August 15, 2006
By TINA A. BROWN, Courant Staff Writer
Twenty-five Hartford youths who weren't compensated for work they did sweeping the streets this summer will get paychecks after all.
Just days after it became public that they weren't paid, dozens of individual contributors, one foundation and a nonprofit group have stepped up to help. One of the largest contributions, a check for $3,000, was hand-delivered to officials Monday by John Wilson on behalf of the Robert and Margaret Patricelli Foundation of Avon.
"They wanted to make sure that the youngsters were getting paid," Wilson said.
Eric Crawford, a violence intervention specialist for Hartford Public Schools who coordinated the collection drive, said he has also heard from a number of contributors who have pledged $2,700. Since Saturday, more than 20 readers of The Courant have asked how they could make contributions.
"This was a community effort," Crawford said. "We had to do something for these kids."
The youths participated in the summer "Saving our Kids from The Streets" program organized by the Rev. Patrice Smith; many worked for three weeks without being paid the promised rate of about $140 a week.
Smith, who used the grounds of the Hartford police substation on Albany Avenue as her hub, was credited for accepting some troubled youth into the program. Some community leaders and local police said that their involvement with Smith may have resulted in a reduction in violent crime in Hartford's North End in recent weeks.
The youths, who protested the lack of pay, said they were not angry at Smith, but they were disappointed they hadn't been compensated.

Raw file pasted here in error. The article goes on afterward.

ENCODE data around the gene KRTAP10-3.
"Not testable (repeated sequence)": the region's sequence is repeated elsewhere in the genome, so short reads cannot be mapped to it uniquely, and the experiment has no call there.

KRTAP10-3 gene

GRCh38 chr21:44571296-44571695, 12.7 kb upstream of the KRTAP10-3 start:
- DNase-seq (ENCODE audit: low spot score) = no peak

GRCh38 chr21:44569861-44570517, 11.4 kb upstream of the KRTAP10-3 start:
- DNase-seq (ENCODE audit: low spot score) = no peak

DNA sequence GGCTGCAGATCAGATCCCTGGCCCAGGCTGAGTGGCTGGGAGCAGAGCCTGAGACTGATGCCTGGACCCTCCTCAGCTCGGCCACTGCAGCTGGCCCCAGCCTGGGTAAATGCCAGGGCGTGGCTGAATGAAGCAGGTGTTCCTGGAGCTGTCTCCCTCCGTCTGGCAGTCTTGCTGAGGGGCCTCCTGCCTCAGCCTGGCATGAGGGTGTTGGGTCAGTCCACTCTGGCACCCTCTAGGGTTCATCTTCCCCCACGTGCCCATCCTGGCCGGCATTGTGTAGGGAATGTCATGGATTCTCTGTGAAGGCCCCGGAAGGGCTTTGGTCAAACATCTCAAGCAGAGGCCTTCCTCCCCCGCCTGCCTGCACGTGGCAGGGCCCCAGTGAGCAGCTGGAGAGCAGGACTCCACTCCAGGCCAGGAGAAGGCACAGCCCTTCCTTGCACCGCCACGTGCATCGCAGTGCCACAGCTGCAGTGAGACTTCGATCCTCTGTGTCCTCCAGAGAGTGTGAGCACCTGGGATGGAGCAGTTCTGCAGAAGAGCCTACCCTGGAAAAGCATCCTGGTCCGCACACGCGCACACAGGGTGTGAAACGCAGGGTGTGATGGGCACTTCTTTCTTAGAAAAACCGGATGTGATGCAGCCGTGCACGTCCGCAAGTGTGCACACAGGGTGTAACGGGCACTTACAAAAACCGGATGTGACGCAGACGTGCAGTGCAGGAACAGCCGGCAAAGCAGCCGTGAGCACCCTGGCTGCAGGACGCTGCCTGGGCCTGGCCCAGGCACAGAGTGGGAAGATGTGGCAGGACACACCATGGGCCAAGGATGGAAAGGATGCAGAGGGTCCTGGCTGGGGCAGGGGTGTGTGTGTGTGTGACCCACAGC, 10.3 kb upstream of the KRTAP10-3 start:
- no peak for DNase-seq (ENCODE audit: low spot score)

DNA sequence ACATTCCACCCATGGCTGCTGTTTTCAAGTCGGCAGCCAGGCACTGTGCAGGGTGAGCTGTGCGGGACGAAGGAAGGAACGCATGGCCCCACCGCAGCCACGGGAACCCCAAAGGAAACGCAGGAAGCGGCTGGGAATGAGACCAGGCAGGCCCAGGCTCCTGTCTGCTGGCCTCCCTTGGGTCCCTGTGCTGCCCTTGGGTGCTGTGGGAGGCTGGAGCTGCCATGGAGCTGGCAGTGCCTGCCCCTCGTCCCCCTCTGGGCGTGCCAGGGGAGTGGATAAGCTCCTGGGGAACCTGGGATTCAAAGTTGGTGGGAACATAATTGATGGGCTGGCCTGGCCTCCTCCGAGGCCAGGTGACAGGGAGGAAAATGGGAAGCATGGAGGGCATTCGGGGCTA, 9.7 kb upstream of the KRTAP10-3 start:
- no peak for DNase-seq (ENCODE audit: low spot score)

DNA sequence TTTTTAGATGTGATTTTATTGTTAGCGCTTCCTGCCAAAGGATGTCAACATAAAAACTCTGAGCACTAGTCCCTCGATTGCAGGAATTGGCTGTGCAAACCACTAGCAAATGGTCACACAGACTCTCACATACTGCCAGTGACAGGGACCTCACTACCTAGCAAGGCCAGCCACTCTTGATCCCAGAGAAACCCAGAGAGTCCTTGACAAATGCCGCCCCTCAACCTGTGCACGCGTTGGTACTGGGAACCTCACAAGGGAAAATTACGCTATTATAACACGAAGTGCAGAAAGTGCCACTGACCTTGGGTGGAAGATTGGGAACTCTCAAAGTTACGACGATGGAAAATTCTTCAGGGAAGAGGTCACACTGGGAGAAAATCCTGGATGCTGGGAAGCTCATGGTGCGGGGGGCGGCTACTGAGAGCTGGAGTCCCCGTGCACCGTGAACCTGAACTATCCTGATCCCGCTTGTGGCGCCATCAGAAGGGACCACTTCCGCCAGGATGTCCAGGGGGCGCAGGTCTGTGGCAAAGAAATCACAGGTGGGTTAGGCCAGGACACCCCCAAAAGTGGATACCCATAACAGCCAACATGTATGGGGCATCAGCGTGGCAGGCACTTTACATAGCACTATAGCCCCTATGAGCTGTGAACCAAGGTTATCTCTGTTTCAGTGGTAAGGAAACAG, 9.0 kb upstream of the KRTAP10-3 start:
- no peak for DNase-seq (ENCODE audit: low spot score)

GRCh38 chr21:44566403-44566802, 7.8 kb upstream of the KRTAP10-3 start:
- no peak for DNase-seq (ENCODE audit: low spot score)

It wasn't clear if the money collected so far was enough to pay everyone what they're owed. On Monday, officials, including Lori Potter of the U.S. Attorney's office in Connecticut and Hartford Police Chief Daryl K. Roberts, met at the substation with the youths to determine exactly how much time everyone had worked.
The money will be funneled through the Justice Education Center Inc. in West Hartford, a nonprofit organization.
"We will be a repository of the funds," said the center's executive director Sherry Haller, who added that the group works closely with the U.S. Attorney's office in Connecticut on its anti-violence and early-intervention programs.
Smith declined Monday to comment, but said last week that she never intended to mislead the youth. She said she had understood that funding would be available to her, but the money never materialized.
"This is what community policing is all about," Roberts said. "The police department helped to coordinate this effort. We think it is best that the children continue to see it as a safe haven."
Some of the youths who congregated outside said they were happy that they'd be getting paid.
And Teri L. Morrison, a parent who attended the sit-ins, was ecstatic.
"It's good. These kids will finally get paid," Morrison said.
Reprinted with permission of the Hartford Courant.
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